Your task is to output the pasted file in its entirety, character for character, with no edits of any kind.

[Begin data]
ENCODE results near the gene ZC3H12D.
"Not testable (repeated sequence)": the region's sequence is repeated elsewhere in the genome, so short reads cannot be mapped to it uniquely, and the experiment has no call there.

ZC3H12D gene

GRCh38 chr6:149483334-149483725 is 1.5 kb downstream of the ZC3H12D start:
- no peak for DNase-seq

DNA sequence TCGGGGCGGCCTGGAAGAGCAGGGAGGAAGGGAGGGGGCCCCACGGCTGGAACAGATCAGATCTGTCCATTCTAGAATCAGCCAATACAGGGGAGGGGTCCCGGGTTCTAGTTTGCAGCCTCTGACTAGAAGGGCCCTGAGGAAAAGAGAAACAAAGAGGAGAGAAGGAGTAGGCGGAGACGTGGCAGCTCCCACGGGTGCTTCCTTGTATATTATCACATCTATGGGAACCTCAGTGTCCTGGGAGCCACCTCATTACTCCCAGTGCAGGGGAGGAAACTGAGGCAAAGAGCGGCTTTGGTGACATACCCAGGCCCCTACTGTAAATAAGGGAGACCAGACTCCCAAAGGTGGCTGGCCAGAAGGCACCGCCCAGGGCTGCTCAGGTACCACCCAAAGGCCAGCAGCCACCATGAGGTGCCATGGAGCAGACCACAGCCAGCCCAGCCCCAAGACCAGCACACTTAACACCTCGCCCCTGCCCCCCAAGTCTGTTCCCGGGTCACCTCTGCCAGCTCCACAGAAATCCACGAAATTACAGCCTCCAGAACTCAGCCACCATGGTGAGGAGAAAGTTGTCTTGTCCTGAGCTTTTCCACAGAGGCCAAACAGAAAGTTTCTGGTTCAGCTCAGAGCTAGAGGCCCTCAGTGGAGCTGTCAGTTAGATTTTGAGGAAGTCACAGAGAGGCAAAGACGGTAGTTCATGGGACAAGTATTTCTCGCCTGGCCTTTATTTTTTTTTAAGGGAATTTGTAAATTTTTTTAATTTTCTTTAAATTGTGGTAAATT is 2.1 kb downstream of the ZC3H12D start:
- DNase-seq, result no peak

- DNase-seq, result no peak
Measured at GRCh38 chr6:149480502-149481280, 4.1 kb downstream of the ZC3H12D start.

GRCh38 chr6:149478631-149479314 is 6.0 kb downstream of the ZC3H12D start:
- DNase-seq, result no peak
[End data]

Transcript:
ENCODE results near the gene ZC3H12D.
"Not testable (repeated sequence)": the region's sequence is repeated elsewhere in the genome, so short reads cannot be mapped to it uniquely, and the experiment has no call there.

ZC3H12D gene

GRCh38 chr6:149483334-149483725 is 1.5 kb downstream of the ZC3H12D start:
- no peak for DNase-seq

DNA sequence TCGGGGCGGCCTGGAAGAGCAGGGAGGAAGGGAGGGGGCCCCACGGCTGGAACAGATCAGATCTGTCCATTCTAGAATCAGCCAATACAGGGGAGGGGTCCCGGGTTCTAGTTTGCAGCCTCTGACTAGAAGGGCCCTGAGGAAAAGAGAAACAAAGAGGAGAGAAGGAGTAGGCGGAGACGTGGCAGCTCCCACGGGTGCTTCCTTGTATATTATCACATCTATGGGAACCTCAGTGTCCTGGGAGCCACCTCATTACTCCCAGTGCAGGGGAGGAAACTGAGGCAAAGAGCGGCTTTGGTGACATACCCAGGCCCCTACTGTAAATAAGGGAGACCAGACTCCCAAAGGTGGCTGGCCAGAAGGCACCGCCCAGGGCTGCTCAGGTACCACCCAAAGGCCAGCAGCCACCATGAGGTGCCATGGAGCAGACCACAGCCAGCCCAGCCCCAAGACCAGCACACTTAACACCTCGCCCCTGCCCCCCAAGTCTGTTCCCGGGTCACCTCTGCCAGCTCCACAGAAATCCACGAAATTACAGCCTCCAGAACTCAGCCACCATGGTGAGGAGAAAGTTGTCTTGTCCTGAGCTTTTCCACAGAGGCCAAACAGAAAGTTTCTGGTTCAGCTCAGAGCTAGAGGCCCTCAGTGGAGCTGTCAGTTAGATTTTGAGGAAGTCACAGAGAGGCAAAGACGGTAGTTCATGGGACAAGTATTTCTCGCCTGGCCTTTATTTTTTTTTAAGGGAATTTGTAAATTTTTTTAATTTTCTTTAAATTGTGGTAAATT is 2.1 kb downstream of the ZC3H12D start:
- DNase-seq, result no peak

- DNase-seq, result no peak
Measured at GRCh38 chr6:149480502-149481280, 4.1 kb downstream of the ZC3H12D start.

GRCh38 chr6:149478631-149479314 is 6.0 kb downstream of the ZC3H12D start:
- DNase-seq, result no peak